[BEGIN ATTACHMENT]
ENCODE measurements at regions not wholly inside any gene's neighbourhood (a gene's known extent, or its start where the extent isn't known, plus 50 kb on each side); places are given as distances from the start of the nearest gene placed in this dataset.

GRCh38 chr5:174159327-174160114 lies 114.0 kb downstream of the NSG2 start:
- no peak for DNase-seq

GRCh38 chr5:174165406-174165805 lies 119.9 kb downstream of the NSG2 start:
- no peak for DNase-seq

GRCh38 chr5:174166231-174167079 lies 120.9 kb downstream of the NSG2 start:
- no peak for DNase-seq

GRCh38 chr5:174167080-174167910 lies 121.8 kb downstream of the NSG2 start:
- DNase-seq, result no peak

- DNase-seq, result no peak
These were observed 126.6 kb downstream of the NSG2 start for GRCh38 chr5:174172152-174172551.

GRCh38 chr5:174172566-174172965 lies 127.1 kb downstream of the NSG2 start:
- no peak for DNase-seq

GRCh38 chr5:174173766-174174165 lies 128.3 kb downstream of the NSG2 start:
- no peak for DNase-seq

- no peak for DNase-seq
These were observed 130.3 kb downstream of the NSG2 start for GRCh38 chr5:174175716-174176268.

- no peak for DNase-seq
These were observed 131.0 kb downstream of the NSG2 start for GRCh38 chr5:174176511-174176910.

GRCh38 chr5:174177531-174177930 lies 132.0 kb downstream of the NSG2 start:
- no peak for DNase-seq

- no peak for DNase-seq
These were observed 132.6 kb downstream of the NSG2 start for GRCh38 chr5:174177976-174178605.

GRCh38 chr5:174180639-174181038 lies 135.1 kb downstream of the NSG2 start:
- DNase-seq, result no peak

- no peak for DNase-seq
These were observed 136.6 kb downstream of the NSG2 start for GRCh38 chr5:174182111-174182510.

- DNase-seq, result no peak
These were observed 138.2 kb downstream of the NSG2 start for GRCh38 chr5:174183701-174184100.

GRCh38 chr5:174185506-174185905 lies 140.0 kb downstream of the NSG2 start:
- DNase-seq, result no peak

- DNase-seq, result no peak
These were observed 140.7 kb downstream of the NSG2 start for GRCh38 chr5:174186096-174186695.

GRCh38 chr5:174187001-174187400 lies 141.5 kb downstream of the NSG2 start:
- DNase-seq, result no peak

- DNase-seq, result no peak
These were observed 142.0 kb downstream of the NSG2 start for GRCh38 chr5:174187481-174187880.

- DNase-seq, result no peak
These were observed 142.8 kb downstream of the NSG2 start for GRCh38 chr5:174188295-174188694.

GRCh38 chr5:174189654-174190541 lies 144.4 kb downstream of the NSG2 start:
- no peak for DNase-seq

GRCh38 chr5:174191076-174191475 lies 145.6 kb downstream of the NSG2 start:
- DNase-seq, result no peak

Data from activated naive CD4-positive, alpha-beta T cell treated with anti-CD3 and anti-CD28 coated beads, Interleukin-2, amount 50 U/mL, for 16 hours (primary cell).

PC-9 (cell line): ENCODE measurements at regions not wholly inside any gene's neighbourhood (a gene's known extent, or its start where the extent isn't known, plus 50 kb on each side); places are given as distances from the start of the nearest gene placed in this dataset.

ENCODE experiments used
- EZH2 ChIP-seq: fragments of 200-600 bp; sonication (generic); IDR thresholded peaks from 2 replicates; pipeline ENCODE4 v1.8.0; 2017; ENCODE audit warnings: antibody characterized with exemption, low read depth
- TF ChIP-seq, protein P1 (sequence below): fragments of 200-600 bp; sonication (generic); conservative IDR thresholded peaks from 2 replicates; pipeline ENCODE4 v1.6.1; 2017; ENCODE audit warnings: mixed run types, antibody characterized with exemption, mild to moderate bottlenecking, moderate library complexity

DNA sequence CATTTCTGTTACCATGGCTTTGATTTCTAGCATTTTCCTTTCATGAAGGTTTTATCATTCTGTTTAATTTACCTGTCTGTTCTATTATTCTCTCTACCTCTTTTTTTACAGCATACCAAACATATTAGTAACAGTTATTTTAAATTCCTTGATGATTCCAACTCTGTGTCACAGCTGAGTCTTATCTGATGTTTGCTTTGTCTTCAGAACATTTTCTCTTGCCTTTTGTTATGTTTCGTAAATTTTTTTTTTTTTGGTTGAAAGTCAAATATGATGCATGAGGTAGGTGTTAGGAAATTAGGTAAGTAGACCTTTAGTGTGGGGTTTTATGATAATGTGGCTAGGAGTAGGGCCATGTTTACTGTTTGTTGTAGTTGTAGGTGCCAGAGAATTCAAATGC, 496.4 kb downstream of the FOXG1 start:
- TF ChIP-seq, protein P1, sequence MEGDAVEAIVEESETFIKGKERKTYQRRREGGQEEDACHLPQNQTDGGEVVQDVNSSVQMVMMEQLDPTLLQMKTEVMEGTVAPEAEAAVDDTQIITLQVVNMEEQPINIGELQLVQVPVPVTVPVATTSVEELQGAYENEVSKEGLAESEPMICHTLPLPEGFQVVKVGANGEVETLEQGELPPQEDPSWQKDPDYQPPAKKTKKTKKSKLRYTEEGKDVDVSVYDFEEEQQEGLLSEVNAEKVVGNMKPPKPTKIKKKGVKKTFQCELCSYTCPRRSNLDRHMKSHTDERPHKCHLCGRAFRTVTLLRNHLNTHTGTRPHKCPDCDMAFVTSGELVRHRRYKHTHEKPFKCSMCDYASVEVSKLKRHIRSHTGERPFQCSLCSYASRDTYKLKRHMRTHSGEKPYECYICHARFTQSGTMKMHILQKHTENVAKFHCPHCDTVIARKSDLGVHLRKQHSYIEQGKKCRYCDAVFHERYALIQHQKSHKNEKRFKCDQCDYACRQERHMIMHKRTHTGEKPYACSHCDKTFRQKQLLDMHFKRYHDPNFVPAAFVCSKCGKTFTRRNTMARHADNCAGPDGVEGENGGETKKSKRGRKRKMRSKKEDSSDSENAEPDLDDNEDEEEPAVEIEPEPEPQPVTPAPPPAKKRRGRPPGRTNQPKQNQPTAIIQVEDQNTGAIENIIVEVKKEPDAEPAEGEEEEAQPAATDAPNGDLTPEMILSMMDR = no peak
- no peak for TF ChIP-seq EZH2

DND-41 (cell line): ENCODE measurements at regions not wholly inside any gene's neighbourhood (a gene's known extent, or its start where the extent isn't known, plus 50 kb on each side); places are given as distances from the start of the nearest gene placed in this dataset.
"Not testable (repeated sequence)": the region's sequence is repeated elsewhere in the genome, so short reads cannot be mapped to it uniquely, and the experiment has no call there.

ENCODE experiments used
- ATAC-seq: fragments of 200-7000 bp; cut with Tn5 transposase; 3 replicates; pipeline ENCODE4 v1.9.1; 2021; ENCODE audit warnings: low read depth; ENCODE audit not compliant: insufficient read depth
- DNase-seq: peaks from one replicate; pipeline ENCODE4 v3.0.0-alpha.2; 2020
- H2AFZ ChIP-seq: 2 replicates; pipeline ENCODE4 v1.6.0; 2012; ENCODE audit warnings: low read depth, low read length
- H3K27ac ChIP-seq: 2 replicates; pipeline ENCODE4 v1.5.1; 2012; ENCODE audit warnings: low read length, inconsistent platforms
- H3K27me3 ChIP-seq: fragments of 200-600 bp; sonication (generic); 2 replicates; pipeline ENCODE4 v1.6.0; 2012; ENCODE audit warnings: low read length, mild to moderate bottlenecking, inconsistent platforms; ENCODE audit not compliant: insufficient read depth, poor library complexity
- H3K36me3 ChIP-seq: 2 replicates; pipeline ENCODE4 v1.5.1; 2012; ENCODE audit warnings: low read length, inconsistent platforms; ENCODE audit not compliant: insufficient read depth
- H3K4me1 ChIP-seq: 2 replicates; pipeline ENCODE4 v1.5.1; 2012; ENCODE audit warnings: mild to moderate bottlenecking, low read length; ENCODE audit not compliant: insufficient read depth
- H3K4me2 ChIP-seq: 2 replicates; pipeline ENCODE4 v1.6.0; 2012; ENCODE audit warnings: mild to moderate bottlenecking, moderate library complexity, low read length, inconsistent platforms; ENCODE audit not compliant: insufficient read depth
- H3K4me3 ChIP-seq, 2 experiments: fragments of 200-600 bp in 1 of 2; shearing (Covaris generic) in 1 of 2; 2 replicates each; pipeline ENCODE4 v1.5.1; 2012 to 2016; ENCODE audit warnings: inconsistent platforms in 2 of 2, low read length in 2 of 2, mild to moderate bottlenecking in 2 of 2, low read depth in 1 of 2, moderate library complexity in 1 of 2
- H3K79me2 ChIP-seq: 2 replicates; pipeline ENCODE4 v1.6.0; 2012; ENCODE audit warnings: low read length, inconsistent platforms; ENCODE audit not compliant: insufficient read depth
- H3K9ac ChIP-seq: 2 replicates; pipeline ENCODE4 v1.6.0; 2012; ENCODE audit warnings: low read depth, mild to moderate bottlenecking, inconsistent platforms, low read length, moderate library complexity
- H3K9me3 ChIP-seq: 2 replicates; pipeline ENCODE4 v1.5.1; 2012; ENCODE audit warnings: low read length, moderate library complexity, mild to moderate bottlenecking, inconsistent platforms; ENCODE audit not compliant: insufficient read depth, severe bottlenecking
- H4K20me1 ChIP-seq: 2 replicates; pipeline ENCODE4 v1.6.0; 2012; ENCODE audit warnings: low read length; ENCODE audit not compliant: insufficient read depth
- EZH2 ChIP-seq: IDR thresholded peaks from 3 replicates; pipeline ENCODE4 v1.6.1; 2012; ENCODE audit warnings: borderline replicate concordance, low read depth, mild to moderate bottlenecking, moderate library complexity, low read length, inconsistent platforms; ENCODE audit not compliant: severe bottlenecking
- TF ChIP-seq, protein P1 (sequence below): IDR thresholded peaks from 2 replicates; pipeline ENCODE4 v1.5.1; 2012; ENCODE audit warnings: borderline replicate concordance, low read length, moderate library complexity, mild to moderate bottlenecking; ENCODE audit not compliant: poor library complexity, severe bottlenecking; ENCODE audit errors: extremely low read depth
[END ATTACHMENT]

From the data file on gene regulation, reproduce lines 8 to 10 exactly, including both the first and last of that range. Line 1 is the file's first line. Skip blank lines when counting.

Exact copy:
GRCh38 chr5:174167080-174167910 lies 121.8 kb downstream of the NSG2 start:
- DNase-seq, result no peak

- DNase-seq, result no peak